6. Impacts and concluding statements

6.1 On-site impacts the Technology has shown

Socio-economic impacts


crop production

Quantity before SLM:

8 Kg

Quantity after SLM:

25 Kg

Comments/ specify:

Bunch of bananas is bigger and heavier at harvest

risk of production failure

Quantity before SLM:


Quantity after SLM:


Comments/ specify:

During the dry season or extended drought periods, only about 20% of the banana stands would have a fruiting stem; now well over two thirds of the stands do.

Income and costs

expenses on agricultural inputs


farm income

Quantity before SLM:

80 US$

Quantity after SLM:

200 US$

Comments/ specify:

Monthly harvests for sale have increased from 20 to over 50 bunches



Socio-cultural impacts

food security/ self-sufficiency

Quantity before SLM:


Quantity after SLM:


Comments/ specify:

Whereas extended drought posed food insecurity, this is no longer the case

Improved livelihoods and human well-being

Comments/ specify:

The earning power has increased greatly. Children are going to school because tuition fees are no longer burdensome and health needs are easily met. The farmers practicing the technology report making some savings from their incomes unlike before.

Ecological impacts

Water cycle/ runoff



soil moisture


nutrient cycling/ recharge


soil organic matter/ below ground C


6.3 Exposure and sensitivity of the Technology to gradual climate change and climate-related extremes/ disasters (as perceived by land users)

Gradual climate change

Gradual climate change
Season Type of climatic change/ extreme How does the Technology cope with it?
annual temperature increase well

Climate-related extremes (disasters)

Meteorological disasters
How does the Technology cope with it?
local rainstorm well
local windstorm well
Climatological disasters
How does the Technology cope with it?
drought well
Hydrological disasters
How does the Technology cope with it?
general (river) flood not known

Other climate-related consequences

Other climate-related consequences
How does the Technology cope with it?
reduced growing period well

The advantages of the technology to cropland are to be found underground. Therefore the technology is protected against most natural adversities above ground.

6.4 Cost-benefit analysis

How do the benefits compare with the establishment costs (from land users’ perspective)?
Short-term returns:


Long-term returns:

very positive

How do the benefits compare with the maintenance/ recurrent costs (from land users' perspective)?
Short-term returns:

very positive

Long-term returns:

very positive


Costs at establishment are the only ones involved. There are no maintenance costs involved though pits need to be re-established every 2-3 years

6.5 Adoption of the Technology

If available, quantify (no. of households and/ or area covered):


Of all those who have adopted the Technology, how many have did so spontaneously, i.e. without receiving any material incentives/ payments?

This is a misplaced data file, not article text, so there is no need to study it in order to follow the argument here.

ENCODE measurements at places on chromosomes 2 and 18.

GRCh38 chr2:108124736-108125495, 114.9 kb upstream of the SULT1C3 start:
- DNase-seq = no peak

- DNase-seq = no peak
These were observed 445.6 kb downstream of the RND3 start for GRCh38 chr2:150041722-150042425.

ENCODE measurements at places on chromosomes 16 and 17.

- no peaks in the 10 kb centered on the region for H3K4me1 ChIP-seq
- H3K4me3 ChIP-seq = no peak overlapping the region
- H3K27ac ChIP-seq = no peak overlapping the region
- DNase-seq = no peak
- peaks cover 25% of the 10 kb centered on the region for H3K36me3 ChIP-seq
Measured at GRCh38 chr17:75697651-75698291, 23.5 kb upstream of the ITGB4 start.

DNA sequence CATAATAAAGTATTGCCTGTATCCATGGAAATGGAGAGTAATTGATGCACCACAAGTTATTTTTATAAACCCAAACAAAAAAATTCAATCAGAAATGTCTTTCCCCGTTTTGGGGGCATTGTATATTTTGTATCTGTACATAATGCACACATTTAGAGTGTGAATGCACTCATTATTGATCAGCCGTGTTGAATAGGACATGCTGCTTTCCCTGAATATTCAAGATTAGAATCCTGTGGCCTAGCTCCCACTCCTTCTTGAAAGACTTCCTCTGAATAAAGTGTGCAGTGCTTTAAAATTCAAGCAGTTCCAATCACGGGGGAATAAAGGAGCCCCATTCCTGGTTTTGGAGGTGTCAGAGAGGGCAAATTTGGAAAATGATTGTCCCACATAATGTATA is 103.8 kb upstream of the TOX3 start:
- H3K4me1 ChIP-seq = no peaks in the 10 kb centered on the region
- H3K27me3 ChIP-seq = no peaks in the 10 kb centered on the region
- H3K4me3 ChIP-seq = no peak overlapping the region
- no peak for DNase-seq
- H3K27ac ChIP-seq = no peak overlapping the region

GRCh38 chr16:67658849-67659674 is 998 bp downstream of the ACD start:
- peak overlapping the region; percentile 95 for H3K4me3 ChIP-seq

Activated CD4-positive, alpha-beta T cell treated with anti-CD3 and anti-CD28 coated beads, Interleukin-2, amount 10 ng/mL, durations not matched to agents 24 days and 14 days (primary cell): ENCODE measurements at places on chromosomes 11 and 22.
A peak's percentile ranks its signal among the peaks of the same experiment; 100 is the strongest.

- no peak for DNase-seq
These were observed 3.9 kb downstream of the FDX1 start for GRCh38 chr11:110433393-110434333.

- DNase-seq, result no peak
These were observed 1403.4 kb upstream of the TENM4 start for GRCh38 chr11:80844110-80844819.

• 90-100%

Comments on acceptance with external material support: It is a farmer initiative and no support has been received for the adoption of this technology.

100% of land user families have adopted the Technology without any external material support

22 land user families have adopted the Technology without any external material support

Comments on spontaneous adoption: This is a farmer field school initiative and the district facilitator for Kagera TAMP (and also an Agricultural officer of the local government) provided guidance on positioning the pits for maximum utility.

There is a strong trend towards spontaneous adoption of the Technology

Comments on adoption trend: Noticing the results in only 3 seasons, the other farmers (not members of farmer field school) are also adopting the technology.

6.7 Strengths/ advantages/ opportunities of the Technology

Strengths/ advantages/ opportunities in the compiler’s or other key resource person’s view
The technology requires the use of only the simplest of farm tools such as a hand hoe, a spade and a wheel barrow.

How can they be sustained / enhanced? Dissemination of the the technology through regular community meetings and a local language newsletter
Demonstration of benefits is achieved quite quickly and therefore adoption by farmers is good.

How can they be sustained / enhanced? Emphasize technology at farmer field school demonstration plots
Technology bears similar benefits to composting but with a shorter list of activities

How can they be sustained / enhanced? Encourage adoption through demonstration
Since the technology utilizes stem cuttings, whole stems are harvested reducing the risk of pests and diseases especially banana bacteria, that would be harbored by exposed rotting stems

How can they be sustained / enhanced? Knowledge dissemination through regular community meetings and local language newsletter

6.8 Weaknesses/ disadvantages/ risks of the Technology and ways of overcoming them

Weaknesses/ disadvantages/ risks in the compiler’s or other key resource person’s view How can they be overcome?
The technology is labor intensive Farmer Field Schools bring farmers together in a community level effort
The technology requires livestock manure in a predominantly cultivator community Introduce zero-grazing livestock for manure production

7. References and links

7.2 References to available publications

Title, author, year, ISBN:

Kagera TAMP project website

Available from where? Costs?

Links and modules